Setting the TcpAckFrequency may improve your apparent ping but will not improve your actual network speed. If anything, it may make it worse by increasing the number of actual packets being transmitted by your machine for the same amount of data.
When a computer connects to another computer using TCP it performs what is known as the TCP Three-way Handshake. what happens is this:
1. Client computer sends a SYN (synchronize) packet to the server computer
2. Server computer sends a SYN-ACK (SYN-acknowledged) packet to the client computer
3. Client computer sends a final ACK (ACK acknowledged packet to the server computer.
Thus begins the TCP connection.
All these SYN, SYN-ACK, and ACK packets carry no actual data. The Windows network stack, since Windows 2000 has, by default, only responded to every other TCP SYN packet unless additional data packets are not received within a specific period of time (per RFC-1122). This reduces the total number of non-data packets that must be sent. Changing the referenced registry value to 1 will cause Windows to respond to every SYN packet, thus doubling the TCP overhead for a connection. While this will likely improve the "ping" rating you get in online games (since it takes a SYN packet less time to be ACKed) it will not increase the actual speeds of data transfer but reduce it.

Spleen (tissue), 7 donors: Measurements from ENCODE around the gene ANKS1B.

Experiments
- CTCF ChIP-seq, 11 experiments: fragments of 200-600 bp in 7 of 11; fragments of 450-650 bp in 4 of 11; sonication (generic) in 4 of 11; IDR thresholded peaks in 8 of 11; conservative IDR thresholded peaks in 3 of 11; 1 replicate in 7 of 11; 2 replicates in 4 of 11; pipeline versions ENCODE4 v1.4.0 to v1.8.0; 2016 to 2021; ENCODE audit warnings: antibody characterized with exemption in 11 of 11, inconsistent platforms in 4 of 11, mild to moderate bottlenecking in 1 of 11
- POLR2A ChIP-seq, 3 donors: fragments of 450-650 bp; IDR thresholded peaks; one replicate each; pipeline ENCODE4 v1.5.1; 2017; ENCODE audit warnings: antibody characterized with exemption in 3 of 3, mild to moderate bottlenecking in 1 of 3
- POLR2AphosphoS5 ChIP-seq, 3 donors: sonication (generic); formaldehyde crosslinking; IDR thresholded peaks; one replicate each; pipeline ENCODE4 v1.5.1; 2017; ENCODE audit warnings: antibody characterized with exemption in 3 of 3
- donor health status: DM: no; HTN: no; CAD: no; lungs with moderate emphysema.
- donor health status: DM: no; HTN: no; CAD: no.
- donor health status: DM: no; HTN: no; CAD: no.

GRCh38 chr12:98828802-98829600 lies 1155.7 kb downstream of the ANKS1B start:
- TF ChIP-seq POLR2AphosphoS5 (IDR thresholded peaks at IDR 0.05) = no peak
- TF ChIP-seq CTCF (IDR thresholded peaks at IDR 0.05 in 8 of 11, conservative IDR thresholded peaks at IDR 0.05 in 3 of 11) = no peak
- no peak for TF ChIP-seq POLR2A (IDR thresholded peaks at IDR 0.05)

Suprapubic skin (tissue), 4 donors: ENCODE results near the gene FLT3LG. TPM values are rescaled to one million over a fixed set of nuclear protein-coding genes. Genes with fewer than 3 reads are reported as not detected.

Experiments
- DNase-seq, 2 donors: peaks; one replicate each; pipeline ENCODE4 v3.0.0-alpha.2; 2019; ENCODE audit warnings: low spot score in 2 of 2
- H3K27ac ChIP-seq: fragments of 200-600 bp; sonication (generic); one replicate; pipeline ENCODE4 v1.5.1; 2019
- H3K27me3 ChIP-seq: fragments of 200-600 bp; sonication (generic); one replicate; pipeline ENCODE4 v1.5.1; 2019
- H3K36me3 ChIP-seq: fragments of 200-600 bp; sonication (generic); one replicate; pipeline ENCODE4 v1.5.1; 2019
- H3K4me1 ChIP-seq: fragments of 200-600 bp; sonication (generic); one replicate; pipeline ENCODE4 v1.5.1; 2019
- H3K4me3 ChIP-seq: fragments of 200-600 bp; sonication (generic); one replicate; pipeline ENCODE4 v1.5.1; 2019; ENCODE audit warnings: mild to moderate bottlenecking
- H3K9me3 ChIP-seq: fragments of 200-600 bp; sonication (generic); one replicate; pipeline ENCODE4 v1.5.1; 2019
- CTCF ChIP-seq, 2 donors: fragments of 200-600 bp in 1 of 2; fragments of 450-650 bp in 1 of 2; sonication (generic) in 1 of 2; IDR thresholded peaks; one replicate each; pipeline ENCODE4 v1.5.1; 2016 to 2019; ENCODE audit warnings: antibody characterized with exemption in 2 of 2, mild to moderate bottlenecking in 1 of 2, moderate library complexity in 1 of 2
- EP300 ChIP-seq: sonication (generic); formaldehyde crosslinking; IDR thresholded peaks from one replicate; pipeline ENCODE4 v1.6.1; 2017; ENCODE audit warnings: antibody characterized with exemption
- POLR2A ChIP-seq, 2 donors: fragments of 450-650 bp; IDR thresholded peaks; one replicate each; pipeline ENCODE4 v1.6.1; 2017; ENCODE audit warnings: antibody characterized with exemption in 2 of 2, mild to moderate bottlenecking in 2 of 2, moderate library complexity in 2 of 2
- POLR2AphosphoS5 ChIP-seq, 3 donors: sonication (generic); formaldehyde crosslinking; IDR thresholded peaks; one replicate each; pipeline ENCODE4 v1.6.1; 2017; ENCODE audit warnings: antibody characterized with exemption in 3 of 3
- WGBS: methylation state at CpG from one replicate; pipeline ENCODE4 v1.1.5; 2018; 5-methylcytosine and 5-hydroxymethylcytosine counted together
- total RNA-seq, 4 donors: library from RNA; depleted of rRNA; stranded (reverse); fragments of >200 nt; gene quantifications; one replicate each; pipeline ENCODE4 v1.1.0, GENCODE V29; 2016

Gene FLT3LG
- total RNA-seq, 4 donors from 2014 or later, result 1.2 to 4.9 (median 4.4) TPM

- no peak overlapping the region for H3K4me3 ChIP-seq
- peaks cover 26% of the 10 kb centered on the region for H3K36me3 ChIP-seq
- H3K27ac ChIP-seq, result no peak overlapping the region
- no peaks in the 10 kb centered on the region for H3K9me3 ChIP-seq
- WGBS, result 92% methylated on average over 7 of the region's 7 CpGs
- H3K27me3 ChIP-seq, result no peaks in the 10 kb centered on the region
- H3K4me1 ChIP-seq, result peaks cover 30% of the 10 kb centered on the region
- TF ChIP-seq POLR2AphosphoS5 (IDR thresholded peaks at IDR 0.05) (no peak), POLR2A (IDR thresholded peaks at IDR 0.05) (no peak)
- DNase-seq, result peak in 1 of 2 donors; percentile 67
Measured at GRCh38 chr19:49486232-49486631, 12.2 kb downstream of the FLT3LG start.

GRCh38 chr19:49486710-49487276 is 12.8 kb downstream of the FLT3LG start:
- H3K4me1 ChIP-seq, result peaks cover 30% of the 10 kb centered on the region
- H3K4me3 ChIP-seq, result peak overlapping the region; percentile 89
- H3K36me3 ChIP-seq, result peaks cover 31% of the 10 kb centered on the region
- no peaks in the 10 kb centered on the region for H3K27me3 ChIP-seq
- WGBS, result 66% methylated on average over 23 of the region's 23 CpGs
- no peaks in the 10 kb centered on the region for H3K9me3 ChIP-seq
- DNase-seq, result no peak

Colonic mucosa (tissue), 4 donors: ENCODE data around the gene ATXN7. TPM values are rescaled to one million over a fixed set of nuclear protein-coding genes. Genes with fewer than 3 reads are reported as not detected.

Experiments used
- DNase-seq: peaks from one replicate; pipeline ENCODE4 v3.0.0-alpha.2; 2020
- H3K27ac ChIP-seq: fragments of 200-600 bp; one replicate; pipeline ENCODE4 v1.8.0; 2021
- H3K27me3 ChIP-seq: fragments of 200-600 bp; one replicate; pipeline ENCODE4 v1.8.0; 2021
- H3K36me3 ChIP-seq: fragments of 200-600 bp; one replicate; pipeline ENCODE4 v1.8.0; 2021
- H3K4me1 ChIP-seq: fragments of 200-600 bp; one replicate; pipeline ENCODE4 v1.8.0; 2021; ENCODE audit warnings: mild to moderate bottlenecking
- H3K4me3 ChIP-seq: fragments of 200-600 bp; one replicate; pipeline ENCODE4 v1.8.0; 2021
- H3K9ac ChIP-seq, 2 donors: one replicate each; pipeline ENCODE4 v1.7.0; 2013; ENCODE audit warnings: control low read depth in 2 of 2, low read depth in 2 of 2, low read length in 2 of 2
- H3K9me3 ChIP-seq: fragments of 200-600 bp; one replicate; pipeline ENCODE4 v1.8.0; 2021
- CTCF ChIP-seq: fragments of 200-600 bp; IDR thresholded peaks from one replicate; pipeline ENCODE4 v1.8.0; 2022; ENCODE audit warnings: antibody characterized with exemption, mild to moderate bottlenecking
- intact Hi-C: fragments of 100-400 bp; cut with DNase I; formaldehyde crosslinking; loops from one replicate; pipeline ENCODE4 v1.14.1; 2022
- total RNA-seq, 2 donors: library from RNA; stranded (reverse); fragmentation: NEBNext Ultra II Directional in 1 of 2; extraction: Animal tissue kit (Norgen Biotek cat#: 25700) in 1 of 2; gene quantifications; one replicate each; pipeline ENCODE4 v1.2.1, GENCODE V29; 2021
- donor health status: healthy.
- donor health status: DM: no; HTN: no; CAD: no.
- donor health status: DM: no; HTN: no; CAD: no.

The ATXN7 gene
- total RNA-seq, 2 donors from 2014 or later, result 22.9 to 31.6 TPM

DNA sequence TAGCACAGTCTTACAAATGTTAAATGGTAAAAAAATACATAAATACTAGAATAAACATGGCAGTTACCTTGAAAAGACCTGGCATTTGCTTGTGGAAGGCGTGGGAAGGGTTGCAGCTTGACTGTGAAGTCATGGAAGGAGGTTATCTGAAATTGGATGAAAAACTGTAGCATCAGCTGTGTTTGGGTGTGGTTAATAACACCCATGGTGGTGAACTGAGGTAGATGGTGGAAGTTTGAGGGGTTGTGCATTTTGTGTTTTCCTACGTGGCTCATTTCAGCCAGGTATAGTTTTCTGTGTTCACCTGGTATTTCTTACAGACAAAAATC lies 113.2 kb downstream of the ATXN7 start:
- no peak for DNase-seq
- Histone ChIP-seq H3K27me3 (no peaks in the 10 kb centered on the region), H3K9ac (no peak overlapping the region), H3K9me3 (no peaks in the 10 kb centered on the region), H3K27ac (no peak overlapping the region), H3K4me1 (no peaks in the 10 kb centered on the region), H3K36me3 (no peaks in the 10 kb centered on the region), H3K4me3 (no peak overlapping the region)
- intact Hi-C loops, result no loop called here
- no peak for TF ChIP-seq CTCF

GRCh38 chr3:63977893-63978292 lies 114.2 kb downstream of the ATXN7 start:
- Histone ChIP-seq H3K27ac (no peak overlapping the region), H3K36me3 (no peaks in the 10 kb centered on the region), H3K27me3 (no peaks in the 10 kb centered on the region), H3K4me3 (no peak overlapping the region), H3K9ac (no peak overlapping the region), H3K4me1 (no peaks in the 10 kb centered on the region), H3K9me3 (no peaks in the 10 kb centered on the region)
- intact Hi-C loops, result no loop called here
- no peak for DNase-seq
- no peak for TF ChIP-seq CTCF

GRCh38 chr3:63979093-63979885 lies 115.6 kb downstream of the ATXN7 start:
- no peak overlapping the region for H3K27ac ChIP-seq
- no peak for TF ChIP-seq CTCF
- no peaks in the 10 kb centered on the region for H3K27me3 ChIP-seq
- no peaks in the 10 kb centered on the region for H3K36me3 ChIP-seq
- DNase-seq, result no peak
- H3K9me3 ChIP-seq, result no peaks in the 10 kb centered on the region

Microsoft recommends against changing this value without having a detailed knowledge of the network stack and how it interfaces with your applications.
Both the BitTorrent and FTP protocols run on top of the TCP protocol. Therefore, I would day that using this hack would likely affect them negatively. Gnutella clients like Limewire use a combination of TCP, HTTP, QRP, and UDP. UDP and QRP do not rely on TCP whereas HTTP and (obviously) TCP do. Thus I would say that Gnutella might be broken by this tweak.